An awful lot of attention will be paid to defensive end Mario Williams, both by the offense and by the announcers, but he definitely deserves the attention that he gets.
Williams is a gifted athlete, but the questions surrounding him when he was drafted first overall in 2006 were whether he could learn a pro scheme and become an effective two-way player, and whether or not he would have a tendency to coast or take plays off.
Tony Ugoh blocks Mario Williams
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He has successfully answered those questions and Tony Ugoh will have his hands full for most of Sunday and will need blocking assistance, most likely from Joseph Addai in the passing game and Dallas Clark in the running game, since Williams has been known to even fight off a double team and make a play, both against the run and the pass.
The issue for the Colts is that, since the Texans are aware of how much attention Williams draws, they tend to line him up at both right and left end at random points in the game to make it more difficult to avoid his side of the field. The good news for the Colts is that Peyton Manning can audible a play that is headed towards Williams away from Williams when he sees everyone line up prior to the snap.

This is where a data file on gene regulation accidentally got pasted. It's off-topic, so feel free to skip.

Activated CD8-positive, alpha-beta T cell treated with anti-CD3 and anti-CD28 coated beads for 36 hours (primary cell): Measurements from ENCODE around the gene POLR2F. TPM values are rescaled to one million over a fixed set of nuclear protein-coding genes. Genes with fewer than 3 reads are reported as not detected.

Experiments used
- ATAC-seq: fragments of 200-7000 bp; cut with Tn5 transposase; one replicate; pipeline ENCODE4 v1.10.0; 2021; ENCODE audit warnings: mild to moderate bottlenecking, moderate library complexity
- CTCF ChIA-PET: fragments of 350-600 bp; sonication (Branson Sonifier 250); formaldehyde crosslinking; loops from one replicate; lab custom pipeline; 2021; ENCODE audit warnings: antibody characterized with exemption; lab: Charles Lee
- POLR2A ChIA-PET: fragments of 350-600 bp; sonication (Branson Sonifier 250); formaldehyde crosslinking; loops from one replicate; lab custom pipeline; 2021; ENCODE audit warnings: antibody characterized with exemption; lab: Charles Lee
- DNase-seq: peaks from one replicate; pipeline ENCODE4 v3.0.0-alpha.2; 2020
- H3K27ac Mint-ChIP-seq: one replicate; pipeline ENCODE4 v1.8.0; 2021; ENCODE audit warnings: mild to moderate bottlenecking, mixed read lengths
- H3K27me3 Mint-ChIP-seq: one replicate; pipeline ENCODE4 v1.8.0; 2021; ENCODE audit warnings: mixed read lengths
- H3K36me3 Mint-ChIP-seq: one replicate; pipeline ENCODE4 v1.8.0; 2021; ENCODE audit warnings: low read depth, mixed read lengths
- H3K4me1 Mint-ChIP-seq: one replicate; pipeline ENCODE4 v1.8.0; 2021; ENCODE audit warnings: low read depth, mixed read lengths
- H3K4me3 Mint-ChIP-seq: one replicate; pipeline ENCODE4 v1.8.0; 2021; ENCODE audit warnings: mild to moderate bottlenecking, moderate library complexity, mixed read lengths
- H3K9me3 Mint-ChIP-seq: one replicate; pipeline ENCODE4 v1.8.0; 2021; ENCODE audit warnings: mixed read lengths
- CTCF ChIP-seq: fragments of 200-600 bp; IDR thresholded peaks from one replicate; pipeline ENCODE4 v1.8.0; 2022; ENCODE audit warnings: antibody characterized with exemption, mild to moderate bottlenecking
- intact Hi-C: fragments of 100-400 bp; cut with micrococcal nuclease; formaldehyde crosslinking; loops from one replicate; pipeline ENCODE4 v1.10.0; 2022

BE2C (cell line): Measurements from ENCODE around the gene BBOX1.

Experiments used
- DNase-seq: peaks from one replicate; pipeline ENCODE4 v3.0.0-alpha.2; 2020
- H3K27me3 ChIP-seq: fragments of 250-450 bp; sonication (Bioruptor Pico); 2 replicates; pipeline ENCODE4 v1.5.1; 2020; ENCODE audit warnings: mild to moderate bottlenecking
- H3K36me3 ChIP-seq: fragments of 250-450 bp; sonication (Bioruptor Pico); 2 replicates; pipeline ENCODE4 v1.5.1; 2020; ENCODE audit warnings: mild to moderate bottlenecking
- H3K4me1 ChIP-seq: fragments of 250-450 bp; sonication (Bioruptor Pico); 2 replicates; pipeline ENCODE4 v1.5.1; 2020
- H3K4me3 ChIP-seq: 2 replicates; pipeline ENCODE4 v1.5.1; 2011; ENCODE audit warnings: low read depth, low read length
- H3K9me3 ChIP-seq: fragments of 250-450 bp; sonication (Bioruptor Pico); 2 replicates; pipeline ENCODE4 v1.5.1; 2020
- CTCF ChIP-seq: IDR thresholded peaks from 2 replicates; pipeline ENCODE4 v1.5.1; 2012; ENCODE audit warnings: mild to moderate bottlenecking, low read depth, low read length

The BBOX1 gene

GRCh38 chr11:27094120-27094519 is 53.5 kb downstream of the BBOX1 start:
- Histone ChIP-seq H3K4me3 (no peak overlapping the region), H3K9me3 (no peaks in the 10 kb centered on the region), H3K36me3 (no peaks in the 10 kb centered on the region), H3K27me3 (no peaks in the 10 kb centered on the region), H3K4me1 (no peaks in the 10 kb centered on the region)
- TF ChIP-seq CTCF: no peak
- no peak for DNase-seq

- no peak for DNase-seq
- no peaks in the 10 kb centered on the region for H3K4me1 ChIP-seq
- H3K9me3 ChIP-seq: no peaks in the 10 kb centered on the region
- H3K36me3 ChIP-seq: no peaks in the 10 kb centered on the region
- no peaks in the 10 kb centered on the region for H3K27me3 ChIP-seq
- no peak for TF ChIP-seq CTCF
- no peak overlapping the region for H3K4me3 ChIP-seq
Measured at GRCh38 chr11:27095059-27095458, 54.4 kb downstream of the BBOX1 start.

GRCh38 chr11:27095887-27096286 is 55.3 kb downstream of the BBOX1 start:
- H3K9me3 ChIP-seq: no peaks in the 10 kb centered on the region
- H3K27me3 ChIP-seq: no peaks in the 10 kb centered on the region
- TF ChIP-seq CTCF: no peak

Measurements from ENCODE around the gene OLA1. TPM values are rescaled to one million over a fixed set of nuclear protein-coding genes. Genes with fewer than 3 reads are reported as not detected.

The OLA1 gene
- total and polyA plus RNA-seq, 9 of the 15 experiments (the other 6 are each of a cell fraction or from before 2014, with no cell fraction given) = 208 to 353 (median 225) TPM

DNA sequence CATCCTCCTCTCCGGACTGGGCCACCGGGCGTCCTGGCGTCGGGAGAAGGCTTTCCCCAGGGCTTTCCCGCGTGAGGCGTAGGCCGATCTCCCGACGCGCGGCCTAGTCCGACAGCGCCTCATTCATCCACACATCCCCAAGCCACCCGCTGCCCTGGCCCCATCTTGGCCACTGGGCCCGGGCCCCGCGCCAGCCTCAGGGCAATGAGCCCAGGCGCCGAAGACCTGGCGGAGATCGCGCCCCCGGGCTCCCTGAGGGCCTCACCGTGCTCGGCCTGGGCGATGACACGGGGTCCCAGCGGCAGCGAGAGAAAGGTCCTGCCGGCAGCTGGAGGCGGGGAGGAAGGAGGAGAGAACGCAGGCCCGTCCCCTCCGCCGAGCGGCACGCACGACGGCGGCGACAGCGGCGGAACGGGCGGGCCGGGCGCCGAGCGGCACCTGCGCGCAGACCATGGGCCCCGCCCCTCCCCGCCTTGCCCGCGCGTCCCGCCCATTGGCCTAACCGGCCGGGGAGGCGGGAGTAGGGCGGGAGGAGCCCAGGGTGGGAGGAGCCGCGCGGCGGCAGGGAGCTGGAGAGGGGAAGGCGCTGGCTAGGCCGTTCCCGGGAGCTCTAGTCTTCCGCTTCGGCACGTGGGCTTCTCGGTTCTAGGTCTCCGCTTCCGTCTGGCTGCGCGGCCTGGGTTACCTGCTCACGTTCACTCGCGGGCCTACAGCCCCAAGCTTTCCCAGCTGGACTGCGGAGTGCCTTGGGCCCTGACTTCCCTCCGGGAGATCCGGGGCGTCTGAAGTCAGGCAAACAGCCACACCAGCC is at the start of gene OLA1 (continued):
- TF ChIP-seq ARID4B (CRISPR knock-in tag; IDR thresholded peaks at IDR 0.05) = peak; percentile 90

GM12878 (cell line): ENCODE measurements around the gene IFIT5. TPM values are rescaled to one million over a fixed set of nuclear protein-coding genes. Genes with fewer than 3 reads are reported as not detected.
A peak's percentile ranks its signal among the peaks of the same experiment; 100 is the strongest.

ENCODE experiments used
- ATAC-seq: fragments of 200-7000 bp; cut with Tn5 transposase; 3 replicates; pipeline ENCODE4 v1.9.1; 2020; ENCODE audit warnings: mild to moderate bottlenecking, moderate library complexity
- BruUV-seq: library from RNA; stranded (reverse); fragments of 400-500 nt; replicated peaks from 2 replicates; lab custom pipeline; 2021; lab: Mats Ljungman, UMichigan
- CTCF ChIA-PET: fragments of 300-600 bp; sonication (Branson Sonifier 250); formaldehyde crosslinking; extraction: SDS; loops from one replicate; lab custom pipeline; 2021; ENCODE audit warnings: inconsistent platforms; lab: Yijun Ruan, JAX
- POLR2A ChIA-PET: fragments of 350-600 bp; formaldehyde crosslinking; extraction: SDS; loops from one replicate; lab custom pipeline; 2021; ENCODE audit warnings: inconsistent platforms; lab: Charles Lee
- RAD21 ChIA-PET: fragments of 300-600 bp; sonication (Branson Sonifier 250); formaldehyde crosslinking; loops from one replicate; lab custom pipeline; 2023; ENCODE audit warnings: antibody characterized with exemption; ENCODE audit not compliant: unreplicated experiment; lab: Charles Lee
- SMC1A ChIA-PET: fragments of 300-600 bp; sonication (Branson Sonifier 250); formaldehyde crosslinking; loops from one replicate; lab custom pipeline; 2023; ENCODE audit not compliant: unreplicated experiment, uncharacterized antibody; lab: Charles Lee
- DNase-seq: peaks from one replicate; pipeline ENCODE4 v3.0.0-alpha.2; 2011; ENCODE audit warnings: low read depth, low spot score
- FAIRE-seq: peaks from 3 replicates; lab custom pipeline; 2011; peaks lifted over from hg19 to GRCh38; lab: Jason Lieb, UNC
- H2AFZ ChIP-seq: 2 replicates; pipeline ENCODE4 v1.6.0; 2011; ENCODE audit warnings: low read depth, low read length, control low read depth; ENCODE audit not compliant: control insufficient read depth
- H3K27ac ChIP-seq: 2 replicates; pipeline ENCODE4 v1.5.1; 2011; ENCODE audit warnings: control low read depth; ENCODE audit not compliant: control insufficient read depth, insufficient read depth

And regardless of where Williams lines up, it would be good idea for Indianapolis to focus their attention on Anthony Weaver's side. He is a try-hard player, but is definitely the weak link of this defensive front.
On the inside, former first round picks Amobi Okoye and Travis Johnson are two exceptional athletes with questionable motors that haven't put it all together yet. Of the two, Okoye is the one that warrants watching, since he is the tackle with more physical prowess, but also the man most likely to suffer a lapse in concentration or effort.
However, Okoye missed last week's game with an ankle injury and may be held of out this week's game as well. Even if he plays, he will be limited, so the Colts should look to run in his direction and catch him both injured and asleep at the switch.
Jeff Saturday was just returning from injury and coming off of a bye when these teams met in Week 5. Charlie Johnson was playing left tackle for Ugoh, Jamey Richard took his place at left guard, and Mike Pollak was making his first start of the season at right guard, coming off of injury and a bye.
With a healthier lineup and a more stable offensive line on the interior, as well as the injury to Okoye, the Colts should be able to run the ball between the tackles.
However, the Texans are most vulnerable on the perimeter, where their outside linebackers are lacking and their cornerbacks are not particularly stout against the run. Pro Bowl middle linebacker DeMeco Ryans covers a great deal of ground, so the Colts should ask him to cover even more in the hopes that he gets caught up in traffic and taken out of the play.